The weather is not the climate. Nonetheless, over the last few years I have noticed that I have developed a slightly panicky fear of the weather; I can’t notice the weather I suppose, without it triggering all sorts of associations in my mind to the myriad articles I’ve read, and conversations I’ve had, about Anthropogenic Climate Change.
This is hardest for me at this time of year and then through the summer months. Particularly in hot dry weather, when most people insist on talking about how lovely it is, I often feel as if I’m on the verge of developing a nervous tick.
I sow seeds under a flawless blue sky; it feels too warm for April. You can see how I’m in danger of becoming neurotic about this. I keep a nervous eye on how moist the soil is beneath the surface, and whilst other people are hoping the nice weather lasts until the weekend, give me a few days without rain and I’m already checking the forecasts, hoping for that reassuring symbol of a grey cloud with a 90% chance of precipitation underneath it.
The climate stability of the Holocene, which provided ideal conditions in which agriculture could develop and flourish, is coming to an end. Of that much I’m certain. 1.5C of warming will make agriculture in all regions vulnerable; global food production would be threatened at as little as +1C; at +3C we’re all likely to be in trouble.
It’s hard to imagine hundreds of millions of hungry people, although I know that we already share the Earth with them; it’s harder still to imagine starving billions in the face of fierce climate change; those same blue skies spelling catastrophe for season after season. One of the many reasons why we should all garden – I shall mention another crucial one later – is that in the act of sowing and planting we must try to understand the landscape, and the weather; we put our eyes and our feet on the land, and, if we are being mindful, we notice the soil and acquaint ourselves for a while with the reality of life on Earth.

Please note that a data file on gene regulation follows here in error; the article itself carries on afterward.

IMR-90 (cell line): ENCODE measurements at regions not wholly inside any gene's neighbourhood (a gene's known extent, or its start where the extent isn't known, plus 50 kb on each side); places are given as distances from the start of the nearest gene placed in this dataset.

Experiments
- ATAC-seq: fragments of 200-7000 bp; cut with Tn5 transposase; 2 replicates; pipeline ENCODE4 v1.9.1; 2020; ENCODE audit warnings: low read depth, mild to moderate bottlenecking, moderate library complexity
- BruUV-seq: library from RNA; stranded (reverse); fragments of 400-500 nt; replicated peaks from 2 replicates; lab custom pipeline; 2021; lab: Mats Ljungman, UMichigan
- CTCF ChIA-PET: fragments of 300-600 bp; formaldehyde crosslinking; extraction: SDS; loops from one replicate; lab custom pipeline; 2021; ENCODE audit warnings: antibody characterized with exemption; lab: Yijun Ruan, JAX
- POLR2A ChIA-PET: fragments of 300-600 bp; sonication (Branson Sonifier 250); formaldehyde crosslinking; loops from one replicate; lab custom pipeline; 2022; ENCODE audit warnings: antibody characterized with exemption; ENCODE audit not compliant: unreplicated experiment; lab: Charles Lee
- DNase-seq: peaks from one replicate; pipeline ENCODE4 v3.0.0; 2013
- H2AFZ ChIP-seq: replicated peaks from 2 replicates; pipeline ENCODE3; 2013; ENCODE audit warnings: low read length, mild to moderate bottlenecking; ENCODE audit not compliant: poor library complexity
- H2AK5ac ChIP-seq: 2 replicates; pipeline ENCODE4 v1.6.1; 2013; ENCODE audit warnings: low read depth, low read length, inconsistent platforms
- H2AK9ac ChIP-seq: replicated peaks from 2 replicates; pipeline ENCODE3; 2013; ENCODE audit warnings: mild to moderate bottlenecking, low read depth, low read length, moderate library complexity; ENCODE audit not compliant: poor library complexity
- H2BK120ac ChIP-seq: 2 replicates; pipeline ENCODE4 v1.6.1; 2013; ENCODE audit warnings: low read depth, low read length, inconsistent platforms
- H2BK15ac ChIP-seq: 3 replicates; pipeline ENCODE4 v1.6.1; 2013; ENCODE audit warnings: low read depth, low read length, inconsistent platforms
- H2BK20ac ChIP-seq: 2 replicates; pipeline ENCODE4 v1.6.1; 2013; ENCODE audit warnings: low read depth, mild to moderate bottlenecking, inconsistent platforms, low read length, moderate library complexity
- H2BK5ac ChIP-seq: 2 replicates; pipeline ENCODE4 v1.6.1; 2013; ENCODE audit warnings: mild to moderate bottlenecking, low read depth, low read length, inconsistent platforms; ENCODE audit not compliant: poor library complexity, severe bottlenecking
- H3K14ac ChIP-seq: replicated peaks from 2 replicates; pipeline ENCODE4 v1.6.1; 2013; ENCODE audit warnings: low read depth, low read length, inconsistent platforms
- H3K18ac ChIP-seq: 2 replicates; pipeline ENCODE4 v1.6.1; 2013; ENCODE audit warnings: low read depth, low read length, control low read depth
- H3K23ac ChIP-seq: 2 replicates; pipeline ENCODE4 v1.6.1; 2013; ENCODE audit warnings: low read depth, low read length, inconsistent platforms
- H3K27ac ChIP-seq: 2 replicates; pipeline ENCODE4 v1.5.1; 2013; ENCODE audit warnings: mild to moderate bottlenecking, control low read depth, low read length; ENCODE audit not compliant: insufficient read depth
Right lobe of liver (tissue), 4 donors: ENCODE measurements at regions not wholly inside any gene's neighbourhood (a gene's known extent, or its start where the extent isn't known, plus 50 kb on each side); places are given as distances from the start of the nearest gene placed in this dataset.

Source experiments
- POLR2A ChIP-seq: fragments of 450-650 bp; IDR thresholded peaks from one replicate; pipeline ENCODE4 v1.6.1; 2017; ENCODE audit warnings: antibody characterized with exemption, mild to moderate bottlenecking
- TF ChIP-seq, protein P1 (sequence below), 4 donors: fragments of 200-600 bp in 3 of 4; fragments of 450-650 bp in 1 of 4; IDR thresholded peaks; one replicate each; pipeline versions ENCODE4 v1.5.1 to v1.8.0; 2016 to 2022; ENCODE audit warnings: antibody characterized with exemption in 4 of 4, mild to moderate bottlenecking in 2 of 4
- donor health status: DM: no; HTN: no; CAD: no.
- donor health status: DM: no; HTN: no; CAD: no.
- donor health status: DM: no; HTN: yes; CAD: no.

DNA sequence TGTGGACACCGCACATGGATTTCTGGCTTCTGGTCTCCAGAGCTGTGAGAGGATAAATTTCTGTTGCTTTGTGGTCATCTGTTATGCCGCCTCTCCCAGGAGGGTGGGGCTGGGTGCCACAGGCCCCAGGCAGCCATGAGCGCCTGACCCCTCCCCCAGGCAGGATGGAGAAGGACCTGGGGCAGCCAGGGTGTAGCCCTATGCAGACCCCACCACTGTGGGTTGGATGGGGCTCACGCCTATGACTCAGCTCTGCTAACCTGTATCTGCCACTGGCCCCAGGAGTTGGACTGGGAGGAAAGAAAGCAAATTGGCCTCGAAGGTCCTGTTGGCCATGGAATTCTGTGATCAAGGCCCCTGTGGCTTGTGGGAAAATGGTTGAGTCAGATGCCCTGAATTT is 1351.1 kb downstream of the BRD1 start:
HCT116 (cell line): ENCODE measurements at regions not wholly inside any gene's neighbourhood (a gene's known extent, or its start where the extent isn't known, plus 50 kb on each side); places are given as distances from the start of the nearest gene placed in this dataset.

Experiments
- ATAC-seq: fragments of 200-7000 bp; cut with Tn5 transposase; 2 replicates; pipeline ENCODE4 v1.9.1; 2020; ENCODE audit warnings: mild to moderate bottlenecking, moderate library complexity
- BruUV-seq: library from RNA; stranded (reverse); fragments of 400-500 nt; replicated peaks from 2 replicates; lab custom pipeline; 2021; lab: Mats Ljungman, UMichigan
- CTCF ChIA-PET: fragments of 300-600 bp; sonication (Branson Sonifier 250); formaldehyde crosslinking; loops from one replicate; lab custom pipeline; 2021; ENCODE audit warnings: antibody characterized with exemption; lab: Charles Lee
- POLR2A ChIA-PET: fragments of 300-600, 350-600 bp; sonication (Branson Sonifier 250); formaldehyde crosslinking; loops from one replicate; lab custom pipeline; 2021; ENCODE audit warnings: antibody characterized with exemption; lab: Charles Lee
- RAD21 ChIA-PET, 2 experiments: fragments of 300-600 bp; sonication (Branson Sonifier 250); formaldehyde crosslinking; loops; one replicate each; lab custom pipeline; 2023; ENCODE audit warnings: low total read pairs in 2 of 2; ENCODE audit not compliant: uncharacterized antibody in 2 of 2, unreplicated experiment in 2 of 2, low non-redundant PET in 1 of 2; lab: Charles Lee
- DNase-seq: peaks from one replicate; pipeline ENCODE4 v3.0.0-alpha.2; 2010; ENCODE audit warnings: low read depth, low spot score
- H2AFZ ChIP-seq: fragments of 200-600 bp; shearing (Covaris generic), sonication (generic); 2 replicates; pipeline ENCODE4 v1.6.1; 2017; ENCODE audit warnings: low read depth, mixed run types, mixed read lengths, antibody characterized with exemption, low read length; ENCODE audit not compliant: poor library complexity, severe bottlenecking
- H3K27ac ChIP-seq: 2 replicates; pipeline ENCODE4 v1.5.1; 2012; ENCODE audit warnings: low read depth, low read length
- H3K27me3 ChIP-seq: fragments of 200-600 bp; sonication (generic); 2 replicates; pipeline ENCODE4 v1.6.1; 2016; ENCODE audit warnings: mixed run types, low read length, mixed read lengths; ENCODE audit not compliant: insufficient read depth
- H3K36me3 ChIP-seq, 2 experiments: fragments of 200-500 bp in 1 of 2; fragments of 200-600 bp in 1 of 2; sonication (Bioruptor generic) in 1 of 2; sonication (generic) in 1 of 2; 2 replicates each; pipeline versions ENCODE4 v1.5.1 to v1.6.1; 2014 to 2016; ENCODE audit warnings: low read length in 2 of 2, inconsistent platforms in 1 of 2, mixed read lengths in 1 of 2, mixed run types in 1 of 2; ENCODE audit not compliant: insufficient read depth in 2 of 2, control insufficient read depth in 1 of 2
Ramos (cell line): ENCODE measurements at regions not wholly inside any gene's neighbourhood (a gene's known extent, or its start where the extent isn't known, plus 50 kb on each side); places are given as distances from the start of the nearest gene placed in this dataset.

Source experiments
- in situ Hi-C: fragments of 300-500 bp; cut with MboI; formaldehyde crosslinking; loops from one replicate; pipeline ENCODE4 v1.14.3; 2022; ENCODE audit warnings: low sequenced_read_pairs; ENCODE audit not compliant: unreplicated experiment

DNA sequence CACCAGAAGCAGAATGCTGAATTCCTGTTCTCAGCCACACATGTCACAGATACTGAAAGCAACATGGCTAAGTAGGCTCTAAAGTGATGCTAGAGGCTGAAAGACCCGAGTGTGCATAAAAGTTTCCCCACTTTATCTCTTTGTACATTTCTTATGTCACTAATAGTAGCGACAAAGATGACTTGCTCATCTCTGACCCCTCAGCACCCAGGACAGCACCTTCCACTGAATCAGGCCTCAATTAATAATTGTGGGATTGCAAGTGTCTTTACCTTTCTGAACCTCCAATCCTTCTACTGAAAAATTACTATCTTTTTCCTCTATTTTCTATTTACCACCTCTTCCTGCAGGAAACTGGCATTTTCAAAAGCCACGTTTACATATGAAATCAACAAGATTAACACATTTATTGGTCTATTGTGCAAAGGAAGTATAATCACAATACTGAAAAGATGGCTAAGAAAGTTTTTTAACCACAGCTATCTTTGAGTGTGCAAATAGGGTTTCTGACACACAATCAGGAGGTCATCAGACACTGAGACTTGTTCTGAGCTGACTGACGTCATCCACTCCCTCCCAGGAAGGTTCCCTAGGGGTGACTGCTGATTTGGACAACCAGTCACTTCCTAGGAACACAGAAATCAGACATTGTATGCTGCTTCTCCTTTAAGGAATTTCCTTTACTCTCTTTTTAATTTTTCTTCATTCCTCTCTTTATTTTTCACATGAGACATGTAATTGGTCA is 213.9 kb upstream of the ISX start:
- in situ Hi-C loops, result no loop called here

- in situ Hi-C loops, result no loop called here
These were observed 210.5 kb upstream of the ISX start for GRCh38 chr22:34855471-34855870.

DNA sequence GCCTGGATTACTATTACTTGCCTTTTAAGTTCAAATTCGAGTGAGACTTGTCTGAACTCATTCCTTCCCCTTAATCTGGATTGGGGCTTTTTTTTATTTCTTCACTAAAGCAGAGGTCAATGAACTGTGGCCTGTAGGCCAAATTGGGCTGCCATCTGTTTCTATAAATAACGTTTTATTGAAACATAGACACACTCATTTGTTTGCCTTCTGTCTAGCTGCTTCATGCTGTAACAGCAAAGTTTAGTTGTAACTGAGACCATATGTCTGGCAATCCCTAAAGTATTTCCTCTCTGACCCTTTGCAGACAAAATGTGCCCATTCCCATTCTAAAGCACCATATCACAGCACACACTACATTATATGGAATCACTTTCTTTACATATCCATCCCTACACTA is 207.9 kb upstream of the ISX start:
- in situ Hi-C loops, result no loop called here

We are toolmakers; we are thinkers; builders; we draw with anything, on any surface available; we tell stories; we pass on knowledge. This is our species? No, not really. We’re gardeners. We’re gardeners or we die. That’s all. All species garden, they ameliorate their immediate environments in order to live. Forget how to garden, and you die. Rule One. The alpha and the omega of life on Earth.
Recently it has become apparent that there is a strong possibility that global warming is going to accelerate. This has to do with how the Pacific Ocean behaves:
As well as this the Arctic (and the Antarctic) are both changing rapidly in ways that will impact on the climate far beyond the poles.
Here I am then, on a beautiful spring day, sowing carrots and wondering when it’s going to rain. Two dry weeks in West Wales in April is hardly the Dust Bowl; I know that I’m suffering from a somewhat hysterical reaction to what I know about climate change. It’s interesting though isn’t it? As far as I know the weather may already be broken, or this year’s dry spell may be normal, but next year’s will be a prelude to a searing summer drought that will cut my garden’s productivity in half.
Even the mass media, which is pretty clearly not to be trusted in terms of its news values, does show people protesting; Greenpeace activists clinging to drilling rigs and even sometimes marches demanding what is now called climate justice. The emphasis, understandably, is very much on efforts to slow emissions of greenhouse gases, to dodge the bullet of catastrophic climate change already fired from the barrel of our industrial society.